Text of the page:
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Published on:July 2019
Indian Journal of Pharmaceutical Education and Research, 2019; 53(3):562-568
Original Article | doi:10.5530/ijper.53.3.89

Knowledge and Attitudes about Ebola Virus Disease among Community Residents in Winchester, Virginia, US

Authors and affiliation (s):

Isha Patel1,*, Timothy Jennings1, Yun Han2, Jason Guy3, Isaac Onigbinde4, Eric Kwarteng5, Davida Eppes6, David Parker7, Mark Johnson8

1Department of Pharmacy Practice, Administration and Research, Marshall University, School of Pharmacy (MUSOP), One John Marshall Drive, Huntington, WV, USA.

2Department of Internal Medicine, University of Michigan, Ann Arbor, MI, USA.

3Department of Pharmacy Practice, College of Pharmacy, The University of Findlay, Findlay, OH, USA.

4CVS Pharmacy, 2 Compass Road, Middle River, MD, USA.

5CVS Pharmacy, 66 High Ridge Rd, Stamford, CT, USA.

6Tuba City Healthcare Regional Corporation, 167 Main St, Tuba City, AZ, USA.

7UPMC Pinnacle Harrisburg Hospital, 111 S Front St, Harrisburg, PA, USA.

8Department of Pharmacy Practice, Bernard J. Dunn School of Pharmacy, Shenandoah University, 1775 N. Sector Court, Winchester, VA, USA.


Background: Educating individuals in the community is an important step in helping to improve response to disease outbreaks. This education can help reduce the spread of misinformation during an outbreak. Unfortunately, there is little information in the literature on what factors play a role in the education of individuals in the community. Methods: This cross-sectional study was designed to identify factors that could contribute to the overall knowledge of community members residing in Winchester, Virginia, US. A survey was provided to members of the community and 375 individuals completed the survey. Knowledge and attitudes regarding Ebola were tested on the survey. A score of 4 represented good knowledge of the Ebola Virus. Logistic regression was used to determine factors that could play a role in community education of Ebola. Results: The results of this study showed that higher age (OR=2.77, p<0.05) and education level (OR=6.62, p<0.01) were associated with more knowledge regarding the Ebola virus. Additionally, only 11% of community patients met the study’s classification of having good knowledge of the Ebola Virus. A majority of our participants strongly agreed that Ebola is a serious condition and communities should actively participate in controlling the risk of Ebola. Most individuals received their information on Ebola from the internet. Conclusion: The recognition of important factors can help identify patient populations that would benefit the most from enhanced education measures. The low number of patients with a good knowledge of the Ebola virus also presents additional challenges to help better educate and engage the community at large.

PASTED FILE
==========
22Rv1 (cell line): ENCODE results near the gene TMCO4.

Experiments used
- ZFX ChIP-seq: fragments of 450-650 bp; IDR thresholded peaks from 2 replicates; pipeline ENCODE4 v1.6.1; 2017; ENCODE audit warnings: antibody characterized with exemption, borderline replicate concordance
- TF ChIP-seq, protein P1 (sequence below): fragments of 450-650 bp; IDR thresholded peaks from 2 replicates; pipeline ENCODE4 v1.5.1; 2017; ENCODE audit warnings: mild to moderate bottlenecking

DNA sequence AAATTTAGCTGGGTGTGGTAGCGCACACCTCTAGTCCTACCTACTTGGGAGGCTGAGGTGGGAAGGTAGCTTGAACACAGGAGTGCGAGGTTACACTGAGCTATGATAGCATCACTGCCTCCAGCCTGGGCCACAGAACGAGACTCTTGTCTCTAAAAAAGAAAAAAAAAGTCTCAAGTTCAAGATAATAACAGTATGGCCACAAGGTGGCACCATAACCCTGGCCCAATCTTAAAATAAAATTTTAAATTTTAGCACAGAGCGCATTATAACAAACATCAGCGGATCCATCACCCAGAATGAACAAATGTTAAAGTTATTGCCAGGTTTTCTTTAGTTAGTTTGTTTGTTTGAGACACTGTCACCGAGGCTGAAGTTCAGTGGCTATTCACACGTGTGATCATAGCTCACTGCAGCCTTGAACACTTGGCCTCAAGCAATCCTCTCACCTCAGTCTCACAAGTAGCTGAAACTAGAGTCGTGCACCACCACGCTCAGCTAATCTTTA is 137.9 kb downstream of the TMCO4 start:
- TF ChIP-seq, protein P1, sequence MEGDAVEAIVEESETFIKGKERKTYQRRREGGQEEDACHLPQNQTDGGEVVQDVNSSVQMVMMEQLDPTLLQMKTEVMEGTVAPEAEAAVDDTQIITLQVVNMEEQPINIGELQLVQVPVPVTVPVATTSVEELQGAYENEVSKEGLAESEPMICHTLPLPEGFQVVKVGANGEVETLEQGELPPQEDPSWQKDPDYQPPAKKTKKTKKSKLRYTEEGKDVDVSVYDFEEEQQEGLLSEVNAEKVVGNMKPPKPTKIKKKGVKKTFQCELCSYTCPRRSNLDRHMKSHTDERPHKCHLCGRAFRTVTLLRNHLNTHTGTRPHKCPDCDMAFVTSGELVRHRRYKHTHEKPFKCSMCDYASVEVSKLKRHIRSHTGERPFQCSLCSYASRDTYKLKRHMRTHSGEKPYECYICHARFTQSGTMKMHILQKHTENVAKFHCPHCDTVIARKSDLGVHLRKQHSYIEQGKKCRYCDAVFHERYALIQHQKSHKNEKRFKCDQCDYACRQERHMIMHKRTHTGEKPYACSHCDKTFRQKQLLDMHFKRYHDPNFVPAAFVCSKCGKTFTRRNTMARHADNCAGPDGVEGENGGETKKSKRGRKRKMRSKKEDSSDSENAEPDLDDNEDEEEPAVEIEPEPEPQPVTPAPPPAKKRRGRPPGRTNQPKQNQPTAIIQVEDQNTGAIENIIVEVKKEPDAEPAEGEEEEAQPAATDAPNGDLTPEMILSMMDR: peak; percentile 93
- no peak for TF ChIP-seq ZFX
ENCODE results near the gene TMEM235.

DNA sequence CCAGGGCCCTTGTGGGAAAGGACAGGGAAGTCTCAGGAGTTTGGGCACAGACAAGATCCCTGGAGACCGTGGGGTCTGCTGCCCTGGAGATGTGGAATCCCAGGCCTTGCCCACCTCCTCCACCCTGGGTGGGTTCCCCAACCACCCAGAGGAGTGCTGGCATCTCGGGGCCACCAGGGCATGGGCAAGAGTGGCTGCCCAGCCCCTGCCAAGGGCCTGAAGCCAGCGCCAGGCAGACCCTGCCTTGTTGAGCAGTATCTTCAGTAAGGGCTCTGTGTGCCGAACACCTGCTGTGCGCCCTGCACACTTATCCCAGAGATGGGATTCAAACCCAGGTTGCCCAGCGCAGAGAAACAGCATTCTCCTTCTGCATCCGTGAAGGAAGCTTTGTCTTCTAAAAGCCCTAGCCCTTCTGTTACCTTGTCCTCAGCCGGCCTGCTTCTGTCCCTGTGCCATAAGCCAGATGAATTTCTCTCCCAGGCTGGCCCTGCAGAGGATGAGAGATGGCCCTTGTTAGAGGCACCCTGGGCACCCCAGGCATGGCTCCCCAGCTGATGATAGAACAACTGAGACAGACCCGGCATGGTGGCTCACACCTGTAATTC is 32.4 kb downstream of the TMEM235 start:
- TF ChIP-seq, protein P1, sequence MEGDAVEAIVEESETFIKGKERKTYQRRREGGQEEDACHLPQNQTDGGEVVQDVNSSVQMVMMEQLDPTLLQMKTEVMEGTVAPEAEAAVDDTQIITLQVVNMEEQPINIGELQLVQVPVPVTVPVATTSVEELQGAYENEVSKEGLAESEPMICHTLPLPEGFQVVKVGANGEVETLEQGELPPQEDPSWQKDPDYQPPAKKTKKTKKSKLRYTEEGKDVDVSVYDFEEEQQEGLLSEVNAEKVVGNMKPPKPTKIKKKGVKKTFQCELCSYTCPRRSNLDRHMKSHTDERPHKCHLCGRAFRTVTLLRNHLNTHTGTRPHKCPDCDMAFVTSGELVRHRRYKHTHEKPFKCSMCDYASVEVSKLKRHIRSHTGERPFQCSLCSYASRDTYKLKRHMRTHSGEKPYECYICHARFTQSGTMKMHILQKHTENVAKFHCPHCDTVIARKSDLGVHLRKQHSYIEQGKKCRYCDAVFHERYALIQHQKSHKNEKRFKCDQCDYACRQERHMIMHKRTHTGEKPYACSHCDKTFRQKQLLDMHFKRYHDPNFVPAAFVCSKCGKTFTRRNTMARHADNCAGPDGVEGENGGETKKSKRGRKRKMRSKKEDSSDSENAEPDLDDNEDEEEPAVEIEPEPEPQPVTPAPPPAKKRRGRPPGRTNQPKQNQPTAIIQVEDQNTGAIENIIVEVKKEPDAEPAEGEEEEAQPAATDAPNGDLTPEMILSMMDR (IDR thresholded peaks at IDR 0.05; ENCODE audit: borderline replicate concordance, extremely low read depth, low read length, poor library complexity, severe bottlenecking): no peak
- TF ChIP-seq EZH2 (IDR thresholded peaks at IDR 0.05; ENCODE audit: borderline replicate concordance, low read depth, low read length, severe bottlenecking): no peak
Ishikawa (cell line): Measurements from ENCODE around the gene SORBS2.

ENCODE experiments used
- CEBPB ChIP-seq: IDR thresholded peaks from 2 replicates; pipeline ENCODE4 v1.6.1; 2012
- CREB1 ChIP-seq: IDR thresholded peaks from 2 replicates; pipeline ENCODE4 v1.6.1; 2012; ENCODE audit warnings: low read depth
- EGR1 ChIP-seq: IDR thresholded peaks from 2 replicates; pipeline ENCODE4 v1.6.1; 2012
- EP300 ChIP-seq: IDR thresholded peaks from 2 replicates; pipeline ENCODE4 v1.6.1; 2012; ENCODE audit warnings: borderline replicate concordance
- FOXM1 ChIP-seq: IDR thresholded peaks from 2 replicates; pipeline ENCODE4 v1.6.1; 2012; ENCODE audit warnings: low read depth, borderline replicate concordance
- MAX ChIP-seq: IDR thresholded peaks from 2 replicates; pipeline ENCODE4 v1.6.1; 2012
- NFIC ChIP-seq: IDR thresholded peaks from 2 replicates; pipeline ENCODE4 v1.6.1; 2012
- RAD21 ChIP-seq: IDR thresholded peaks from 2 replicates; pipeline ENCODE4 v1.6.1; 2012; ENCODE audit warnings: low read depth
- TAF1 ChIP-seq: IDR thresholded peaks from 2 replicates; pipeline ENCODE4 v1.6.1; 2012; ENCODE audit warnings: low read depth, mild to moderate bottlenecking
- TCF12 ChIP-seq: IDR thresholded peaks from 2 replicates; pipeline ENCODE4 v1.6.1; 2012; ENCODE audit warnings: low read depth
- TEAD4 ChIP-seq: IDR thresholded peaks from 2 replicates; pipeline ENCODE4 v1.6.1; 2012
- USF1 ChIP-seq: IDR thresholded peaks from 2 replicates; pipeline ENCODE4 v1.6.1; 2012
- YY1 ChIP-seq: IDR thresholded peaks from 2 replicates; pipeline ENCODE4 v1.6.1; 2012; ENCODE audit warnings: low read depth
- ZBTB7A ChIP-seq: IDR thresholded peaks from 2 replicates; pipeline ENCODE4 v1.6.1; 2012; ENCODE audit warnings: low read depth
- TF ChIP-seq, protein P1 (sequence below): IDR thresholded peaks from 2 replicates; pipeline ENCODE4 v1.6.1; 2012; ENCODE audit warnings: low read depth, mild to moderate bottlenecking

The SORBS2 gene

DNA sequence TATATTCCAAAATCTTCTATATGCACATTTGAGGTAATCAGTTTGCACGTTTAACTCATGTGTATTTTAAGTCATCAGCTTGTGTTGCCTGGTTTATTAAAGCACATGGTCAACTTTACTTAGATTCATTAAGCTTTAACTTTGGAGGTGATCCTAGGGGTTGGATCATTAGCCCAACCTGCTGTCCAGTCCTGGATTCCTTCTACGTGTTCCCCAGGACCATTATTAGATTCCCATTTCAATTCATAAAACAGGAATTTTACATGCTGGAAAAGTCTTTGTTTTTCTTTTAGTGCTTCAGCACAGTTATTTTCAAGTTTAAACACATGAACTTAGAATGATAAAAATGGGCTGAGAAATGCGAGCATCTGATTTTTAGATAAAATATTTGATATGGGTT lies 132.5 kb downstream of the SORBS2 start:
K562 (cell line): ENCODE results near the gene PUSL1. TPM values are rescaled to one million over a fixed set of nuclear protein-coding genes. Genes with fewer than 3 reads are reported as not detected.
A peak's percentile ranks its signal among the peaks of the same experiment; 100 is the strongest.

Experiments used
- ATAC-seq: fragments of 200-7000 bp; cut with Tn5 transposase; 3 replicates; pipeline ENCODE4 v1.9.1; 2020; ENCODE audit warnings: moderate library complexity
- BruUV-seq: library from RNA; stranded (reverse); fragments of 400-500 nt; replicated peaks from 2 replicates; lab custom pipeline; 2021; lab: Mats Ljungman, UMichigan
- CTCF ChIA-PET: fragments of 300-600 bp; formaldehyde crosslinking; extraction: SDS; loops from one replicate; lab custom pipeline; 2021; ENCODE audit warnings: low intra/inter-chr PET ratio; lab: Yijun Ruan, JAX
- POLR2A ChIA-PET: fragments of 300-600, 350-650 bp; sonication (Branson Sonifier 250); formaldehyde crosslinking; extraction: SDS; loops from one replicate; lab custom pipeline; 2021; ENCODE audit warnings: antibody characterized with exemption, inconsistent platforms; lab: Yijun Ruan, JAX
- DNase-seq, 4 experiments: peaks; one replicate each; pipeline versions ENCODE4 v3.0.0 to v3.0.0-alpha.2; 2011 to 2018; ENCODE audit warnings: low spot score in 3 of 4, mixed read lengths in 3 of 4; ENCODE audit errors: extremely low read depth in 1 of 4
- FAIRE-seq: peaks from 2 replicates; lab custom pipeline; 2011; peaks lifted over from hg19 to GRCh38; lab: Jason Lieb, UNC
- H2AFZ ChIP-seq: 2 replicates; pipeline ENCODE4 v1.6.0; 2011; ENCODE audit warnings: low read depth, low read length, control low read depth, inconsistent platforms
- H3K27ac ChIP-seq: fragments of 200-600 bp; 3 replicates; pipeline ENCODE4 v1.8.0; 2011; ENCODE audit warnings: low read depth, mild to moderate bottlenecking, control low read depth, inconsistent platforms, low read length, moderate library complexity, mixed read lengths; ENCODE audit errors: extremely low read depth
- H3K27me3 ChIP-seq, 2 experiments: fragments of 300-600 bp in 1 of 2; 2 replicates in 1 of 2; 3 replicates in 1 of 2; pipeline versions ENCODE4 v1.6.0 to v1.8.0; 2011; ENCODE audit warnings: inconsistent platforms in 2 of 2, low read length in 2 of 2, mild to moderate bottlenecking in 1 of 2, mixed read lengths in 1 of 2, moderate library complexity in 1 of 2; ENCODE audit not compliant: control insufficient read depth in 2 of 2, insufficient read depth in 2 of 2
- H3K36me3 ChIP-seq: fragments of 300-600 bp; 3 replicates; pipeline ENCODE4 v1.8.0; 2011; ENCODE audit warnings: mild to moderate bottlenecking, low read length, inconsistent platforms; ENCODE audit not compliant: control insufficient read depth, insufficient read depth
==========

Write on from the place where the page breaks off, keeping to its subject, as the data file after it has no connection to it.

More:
Key words: Ebola Virus Disease, Transmission, Public health, Disease outbreaks, Humans, Health knowledge.




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Impact Factor® as reported in the 2018 Journal Citation Reports® (Clarivate Analytics, 2019): 0.425

The Official Journal of Association of Pharmaceutical Teachers of India (APTI)
(Registered under Registration of Societies Act XXI of 1860 No. 122 of 1966-1967, Lucknow)

Indian Journal of Pharmaceutical Education and Research (IJPER) [ISSN-0019-5464] is the official journal of Association of Pharmaceutical Teachers of India (APTI) and is being published since 1967.


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